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  • Writer's pictureBrian Kindall Author

Why I Can't Listen to Country Music

Summers in high school I worked on a farm. I moved sprinkler lines, bucked hay, dug ditch, and drove a swather. Hot dirty work. Sundays I got the afternoon off, but the other six days I worked fourteen-hour days. Farm work is never done; you’re always behind. Sometimes, in the evening, just as I was about to call it a day, I’d see the farmer’s son driving out along the ditch bank. He’d get out of his truck and walk over with a cold bottle of Coke. I always knew what that offering meant, but I let him say it anyway. I liked to watch him squirm.

He handed me the Coke, real sheepish. “Dad was wondering if you wouldn’t mind doin’ some balin’ tonight.”

I’d take a big swig of my drink, and while it burned down my throat I’d look across the wind-rowed hay spread out under the dusty summer sunset. Baling was generally done at night, or in the early mornings when there was more humidity. That way the alfalfa leaves wouldn’t dry up and fall off the stems. I didn’t want to do it. I had other plans. But I was also looking beyond the summer, to even bigger plans. More work meant more pay.

I handed him my empty bottle and inevitably said, “Sure.”

I sat on the tractor pulling the baler through the rows, shaping them into bales. Noise. Dust. Moths in the headlights. Sometimes the eyes of a jackrabbit. At midnight I would stop wherever I was and go to my truck. The pick-up I drove belonged to my grandfather – a 1950 GMC. It was a relic even then. It didn’t go fast enough for my taste. And sometimes it took about ten minutes to get it started. But at night the dials on the dashboard glowed with a sort of Martian green light and it always felt like it was transporting me to another world. I’d drive to where a mailbox sat at the end of a long lane, and then I’d park, turn off the engine, and wait.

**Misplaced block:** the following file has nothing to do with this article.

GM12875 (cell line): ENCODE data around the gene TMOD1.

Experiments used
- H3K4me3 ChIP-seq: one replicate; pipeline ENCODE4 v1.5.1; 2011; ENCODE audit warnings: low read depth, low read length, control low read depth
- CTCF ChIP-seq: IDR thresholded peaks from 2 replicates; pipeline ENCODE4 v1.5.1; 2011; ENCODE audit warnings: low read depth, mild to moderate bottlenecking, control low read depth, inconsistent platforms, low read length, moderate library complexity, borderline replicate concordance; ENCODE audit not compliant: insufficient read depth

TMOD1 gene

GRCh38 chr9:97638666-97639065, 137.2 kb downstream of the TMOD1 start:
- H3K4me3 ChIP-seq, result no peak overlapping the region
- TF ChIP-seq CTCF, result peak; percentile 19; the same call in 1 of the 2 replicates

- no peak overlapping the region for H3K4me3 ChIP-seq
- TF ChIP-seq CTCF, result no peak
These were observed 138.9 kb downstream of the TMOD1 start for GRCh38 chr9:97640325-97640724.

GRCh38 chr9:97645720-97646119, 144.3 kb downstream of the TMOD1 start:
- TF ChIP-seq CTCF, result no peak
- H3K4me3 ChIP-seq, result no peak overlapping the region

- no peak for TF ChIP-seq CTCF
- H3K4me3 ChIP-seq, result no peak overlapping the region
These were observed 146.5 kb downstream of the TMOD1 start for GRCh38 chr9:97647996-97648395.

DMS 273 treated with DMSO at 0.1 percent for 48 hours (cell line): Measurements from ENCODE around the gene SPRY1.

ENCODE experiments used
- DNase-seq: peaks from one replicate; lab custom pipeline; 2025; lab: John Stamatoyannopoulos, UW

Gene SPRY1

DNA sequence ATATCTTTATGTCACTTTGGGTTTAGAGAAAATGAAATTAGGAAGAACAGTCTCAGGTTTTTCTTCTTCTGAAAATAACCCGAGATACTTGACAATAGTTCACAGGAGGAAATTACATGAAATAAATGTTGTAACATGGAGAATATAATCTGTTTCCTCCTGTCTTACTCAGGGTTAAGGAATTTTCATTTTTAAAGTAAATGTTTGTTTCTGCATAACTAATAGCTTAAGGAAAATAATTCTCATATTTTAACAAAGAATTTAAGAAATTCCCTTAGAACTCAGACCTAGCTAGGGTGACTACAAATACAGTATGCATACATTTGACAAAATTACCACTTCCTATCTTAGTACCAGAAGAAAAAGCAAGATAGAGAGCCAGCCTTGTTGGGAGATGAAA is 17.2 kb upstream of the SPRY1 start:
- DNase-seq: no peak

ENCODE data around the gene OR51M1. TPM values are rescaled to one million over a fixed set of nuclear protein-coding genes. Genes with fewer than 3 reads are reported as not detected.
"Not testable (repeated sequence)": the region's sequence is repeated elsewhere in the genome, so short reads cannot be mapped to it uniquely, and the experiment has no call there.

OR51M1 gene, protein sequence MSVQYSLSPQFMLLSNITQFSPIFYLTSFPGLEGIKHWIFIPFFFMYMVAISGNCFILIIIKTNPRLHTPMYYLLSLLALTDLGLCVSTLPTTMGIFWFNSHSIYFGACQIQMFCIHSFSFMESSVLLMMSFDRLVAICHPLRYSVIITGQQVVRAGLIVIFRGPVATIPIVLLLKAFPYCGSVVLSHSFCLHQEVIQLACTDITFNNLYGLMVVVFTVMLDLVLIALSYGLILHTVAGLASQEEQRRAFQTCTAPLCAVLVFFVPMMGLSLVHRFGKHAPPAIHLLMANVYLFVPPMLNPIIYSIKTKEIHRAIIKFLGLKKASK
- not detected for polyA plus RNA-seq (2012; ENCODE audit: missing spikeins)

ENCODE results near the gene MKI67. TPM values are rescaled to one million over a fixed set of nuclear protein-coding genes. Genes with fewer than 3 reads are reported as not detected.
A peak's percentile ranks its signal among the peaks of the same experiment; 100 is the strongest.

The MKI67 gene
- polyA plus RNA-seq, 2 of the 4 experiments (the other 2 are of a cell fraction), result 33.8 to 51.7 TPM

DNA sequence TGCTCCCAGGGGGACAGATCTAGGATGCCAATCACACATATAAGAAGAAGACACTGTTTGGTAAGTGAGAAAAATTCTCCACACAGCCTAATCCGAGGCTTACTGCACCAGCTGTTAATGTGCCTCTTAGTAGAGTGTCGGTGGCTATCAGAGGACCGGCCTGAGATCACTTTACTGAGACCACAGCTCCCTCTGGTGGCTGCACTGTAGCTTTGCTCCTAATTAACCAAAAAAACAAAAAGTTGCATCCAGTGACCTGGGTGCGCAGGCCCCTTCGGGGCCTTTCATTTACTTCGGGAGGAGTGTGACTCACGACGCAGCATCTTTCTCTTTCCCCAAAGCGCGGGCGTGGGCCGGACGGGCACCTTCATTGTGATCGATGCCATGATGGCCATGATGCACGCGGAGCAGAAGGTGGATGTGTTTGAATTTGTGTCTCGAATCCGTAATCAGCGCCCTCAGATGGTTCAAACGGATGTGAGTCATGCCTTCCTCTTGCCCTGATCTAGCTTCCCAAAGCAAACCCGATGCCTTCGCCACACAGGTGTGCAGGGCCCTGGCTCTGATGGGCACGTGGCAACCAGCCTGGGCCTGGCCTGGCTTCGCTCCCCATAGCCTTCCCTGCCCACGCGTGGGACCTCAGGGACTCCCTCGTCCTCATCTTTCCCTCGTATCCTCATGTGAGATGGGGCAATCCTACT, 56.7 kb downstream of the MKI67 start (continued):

The lane was lined with poplar trees and I’d sit with the window down listening to the breeze in the leaves. Pretty soon, I’d hear her footsteps in the gravel, and then she’d climb into the cab and give me a kiss. She always brought me a sandwich, or sometimes a jar of raspberries in cream with a piece of white cake. She always brought a blanket.

There was an artesian well out on the edge of an old farm and it bubbled up out of the earth into a small pond with more poplar trees standing at its bank. The water was deep earth cold and clean and we’d swim and then lie shivering and laughing wrapped up in the blanket. We’d watch the sky and talk about who God might really be. We made plans for when we got out of school, how we’d live in a little cabin in the mountains, maybe by a lake, and write books and be photographers. I was saving my money to buy a new camera. Her voice melded with the water sound of the well like music. Those were the first conversations I ever had about anything that really mattered to me. I felt to be falling through the stars.

About three, I’d take her home, the Martian lights on the dash illuminating her like an angel.

She left me the blanket, and back at my tractor I’d throw it out on the ground and wrap myself up against the chill, trying to take a nap before the sun came up. The blanket smelled like her. I’d think of our someday cabin in the mountains and of her blue eyes and of what life was and stars and then it would all get mixed up in a great big dream that sort of clenched around my heart with a feeling that was both happy and sad.

At some point a rooster pheasant cackled in the dawn and woke me up. The sky glowed pink and fuzzy in the east. I sat bundled up in my blanket for a while, just watching. Then I climbed onto my tractor and started baling while the dew was still on the hay.

I don’t remember ever being tired.

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